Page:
DOTTY MCLEOD: OK. Well James Palmer, there’s a bit of a gauntlet for you. You’ve got your Local Plan in East Cambridgeshire, but also your Corporate Plan.
JAMES PALMER: Indeed.
DOTTY MCLEOD: Is there anything in either of those that specific about helping town and village centres like Littleport?
JAMES PALMER: Well we are just about to redo our Local Plan, because we’re not satisfied it is as robust as it should be in helping towns and villages. And we are working very much towards that in Littleport. And as you may well be aware, district councillors at Cambridge are forwarding money to the new schools development in Littleport, which gives a new secondary school, a new primary school, and a special school. So there is extreme investment coming on in the village, and as I say we have put forward development, housing development for the village. And for those of you who know Littleport, the Highfields development is a very very fine estate of lovely houses, and I’m sure that most people want to live there. And let’s not forget Littleport is very fortunate to have its own mainline railway station. So there’s lots going on in Littleport, and we’re trying very hard to address this situation.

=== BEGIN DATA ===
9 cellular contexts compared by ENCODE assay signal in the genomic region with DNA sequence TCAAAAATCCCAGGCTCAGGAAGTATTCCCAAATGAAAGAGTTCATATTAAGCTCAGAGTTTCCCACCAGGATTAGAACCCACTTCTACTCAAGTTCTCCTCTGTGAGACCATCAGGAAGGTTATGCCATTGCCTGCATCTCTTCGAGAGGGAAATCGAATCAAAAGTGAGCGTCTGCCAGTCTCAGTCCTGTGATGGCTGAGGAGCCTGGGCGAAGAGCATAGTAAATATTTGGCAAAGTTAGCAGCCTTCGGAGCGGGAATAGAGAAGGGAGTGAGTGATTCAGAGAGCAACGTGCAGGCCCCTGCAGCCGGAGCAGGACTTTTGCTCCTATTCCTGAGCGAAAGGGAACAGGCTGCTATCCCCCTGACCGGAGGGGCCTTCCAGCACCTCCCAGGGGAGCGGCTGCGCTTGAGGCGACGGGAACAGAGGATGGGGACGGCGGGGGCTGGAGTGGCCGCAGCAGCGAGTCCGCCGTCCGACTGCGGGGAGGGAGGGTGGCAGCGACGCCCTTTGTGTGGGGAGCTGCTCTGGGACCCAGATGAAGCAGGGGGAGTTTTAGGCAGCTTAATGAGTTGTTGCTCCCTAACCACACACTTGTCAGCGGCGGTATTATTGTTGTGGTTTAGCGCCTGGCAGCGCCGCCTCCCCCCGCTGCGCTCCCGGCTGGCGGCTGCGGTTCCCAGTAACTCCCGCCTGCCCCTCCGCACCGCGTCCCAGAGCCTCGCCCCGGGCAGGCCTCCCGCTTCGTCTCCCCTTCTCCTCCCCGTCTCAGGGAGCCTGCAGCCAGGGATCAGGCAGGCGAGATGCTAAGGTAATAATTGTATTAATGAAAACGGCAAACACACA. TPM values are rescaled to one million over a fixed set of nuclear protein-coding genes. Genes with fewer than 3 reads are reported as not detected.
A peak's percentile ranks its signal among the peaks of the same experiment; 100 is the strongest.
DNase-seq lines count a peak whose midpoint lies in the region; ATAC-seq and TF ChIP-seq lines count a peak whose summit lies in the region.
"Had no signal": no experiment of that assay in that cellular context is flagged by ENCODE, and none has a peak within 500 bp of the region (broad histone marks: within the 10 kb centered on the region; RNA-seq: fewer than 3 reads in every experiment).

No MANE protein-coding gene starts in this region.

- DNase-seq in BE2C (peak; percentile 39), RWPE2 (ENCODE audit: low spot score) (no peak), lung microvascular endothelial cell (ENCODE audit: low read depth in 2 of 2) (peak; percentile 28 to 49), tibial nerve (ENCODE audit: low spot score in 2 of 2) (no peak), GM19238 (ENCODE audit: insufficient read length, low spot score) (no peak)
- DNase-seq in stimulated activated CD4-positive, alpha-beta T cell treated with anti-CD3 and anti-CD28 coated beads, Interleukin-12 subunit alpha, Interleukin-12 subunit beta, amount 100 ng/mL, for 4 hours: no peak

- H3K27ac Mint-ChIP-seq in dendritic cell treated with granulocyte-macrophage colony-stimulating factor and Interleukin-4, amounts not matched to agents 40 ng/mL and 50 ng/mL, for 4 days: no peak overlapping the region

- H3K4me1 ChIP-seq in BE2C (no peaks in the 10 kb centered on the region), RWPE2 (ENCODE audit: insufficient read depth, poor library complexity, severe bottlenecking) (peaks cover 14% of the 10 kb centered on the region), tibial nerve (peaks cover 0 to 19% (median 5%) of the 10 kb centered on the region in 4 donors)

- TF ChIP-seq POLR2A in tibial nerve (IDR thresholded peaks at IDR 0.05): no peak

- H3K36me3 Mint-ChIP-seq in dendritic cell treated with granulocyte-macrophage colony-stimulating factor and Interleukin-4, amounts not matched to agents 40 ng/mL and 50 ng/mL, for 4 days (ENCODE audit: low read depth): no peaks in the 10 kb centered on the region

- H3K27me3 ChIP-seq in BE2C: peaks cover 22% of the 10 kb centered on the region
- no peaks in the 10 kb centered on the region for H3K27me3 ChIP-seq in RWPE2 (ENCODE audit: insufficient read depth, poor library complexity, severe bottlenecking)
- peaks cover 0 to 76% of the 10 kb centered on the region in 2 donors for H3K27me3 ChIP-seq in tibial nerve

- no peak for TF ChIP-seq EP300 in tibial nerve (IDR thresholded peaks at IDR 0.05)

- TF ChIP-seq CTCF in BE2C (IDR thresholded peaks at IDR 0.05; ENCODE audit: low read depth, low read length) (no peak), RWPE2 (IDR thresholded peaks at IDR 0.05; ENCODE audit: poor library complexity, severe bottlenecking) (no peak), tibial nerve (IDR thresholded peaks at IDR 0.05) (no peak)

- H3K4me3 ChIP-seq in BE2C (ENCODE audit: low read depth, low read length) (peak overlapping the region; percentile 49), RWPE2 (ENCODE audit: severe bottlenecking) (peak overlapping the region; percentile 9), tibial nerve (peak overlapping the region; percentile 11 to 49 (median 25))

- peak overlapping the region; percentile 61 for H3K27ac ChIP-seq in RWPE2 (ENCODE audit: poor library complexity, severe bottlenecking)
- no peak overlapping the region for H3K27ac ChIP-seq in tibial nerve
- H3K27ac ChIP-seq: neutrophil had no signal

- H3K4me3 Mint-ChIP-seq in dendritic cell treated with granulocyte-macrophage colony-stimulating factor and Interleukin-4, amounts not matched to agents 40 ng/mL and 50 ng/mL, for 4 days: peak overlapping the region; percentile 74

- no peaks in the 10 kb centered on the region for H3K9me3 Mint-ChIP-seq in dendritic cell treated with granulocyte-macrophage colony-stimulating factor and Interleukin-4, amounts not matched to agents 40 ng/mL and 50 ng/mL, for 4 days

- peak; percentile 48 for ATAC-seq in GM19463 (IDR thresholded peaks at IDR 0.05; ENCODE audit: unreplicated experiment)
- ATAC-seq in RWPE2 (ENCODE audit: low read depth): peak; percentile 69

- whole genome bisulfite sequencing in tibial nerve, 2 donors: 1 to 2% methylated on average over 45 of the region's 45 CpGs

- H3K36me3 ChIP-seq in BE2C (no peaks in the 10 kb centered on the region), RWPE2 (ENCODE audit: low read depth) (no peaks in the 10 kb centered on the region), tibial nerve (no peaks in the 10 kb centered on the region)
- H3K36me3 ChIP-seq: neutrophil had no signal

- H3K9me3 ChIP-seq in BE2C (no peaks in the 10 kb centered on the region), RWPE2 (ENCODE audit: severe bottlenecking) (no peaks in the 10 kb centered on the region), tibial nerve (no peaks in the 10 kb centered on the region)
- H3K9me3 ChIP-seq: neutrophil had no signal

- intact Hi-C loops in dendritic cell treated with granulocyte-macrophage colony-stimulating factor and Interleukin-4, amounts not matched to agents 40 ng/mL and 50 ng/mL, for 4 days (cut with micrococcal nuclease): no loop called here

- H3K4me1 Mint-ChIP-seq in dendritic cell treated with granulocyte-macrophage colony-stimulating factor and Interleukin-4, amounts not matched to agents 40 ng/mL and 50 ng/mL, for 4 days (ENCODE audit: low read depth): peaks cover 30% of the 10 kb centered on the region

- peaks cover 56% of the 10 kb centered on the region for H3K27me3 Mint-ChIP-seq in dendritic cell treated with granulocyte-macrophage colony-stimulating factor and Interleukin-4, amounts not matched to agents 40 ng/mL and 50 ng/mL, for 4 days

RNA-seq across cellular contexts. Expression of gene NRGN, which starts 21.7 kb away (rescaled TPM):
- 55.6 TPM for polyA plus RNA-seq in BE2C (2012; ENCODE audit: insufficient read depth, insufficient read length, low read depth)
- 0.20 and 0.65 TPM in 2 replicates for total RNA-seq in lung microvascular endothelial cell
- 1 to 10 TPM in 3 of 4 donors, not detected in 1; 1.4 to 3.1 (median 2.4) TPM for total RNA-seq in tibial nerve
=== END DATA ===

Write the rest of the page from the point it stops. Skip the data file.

DOTTY MCLEOD: James Palmer there, Conservative Leader of East Cambridgeshire District Council. And you also heard from Claire Wright, who works for the Country Land and Business Association. Claire’s their East Regional Surveyor.